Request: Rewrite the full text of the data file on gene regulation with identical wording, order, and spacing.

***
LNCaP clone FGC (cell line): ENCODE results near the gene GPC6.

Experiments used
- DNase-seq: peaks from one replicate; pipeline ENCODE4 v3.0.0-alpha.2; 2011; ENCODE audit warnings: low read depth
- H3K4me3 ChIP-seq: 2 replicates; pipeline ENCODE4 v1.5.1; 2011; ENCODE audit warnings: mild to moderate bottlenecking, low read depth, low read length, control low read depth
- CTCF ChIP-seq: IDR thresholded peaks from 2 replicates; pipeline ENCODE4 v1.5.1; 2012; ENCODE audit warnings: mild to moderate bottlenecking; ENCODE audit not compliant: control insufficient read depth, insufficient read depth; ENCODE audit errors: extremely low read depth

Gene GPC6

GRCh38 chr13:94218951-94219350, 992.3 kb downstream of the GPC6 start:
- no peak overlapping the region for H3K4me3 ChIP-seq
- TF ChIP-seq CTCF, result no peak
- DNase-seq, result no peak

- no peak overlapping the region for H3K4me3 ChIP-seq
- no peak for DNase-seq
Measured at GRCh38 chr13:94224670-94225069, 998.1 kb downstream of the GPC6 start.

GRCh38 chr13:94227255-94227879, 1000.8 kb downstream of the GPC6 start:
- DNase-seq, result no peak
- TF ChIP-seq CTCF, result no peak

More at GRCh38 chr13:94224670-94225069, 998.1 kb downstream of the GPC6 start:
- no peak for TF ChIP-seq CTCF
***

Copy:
LNCaP clone FGC (cell line): ENCODE results near the gene GPC6.

Experiments used
- DNase-seq: peaks from one replicate; pipeline ENCODE4 v3.0.0-alpha.2; 2011; ENCODE audit warnings: low read depth
- H3K4me3 ChIP-seq: 2 replicates; pipeline ENCODE4 v1.5.1; 2011; ENCODE audit warnings: mild to moderate bottlenecking, low read depth, low read length, control low read depth
- CTCF ChIP-seq: IDR thresholded peaks from 2 replicates; pipeline ENCODE4 v1.5.1; 2012; ENCODE audit warnings: mild to moderate bottlenecking; ENCODE audit not compliant: control insufficient read depth, insufficient read depth; ENCODE audit errors: extremely low read depth

Gene GPC6

GRCh38 chr13:94218951-94219350, 992.3 kb downstream of the GPC6 start:
- no peak overlapping the region for H3K4me3 ChIP-seq
- TF ChIP-seq CTCF, result no peak
- DNase-seq, result no peak

- no peak overlapping the region for H3K4me3 ChIP-seq
- no peak for DNase-seq
Measured at GRCh38 chr13:94224670-94225069, 998.1 kb downstream of the GPC6 start.

GRCh38 chr13:94227255-94227879, 1000.8 kb downstream of the GPC6 start:
- DNase-seq, result no peak
- TF ChIP-seq CTCF, result no peak

More at GRCh38 chr13:94224670-94225069, 998.1 kb downstream of the GPC6 start:
- no peak for TF ChIP-seq CTCF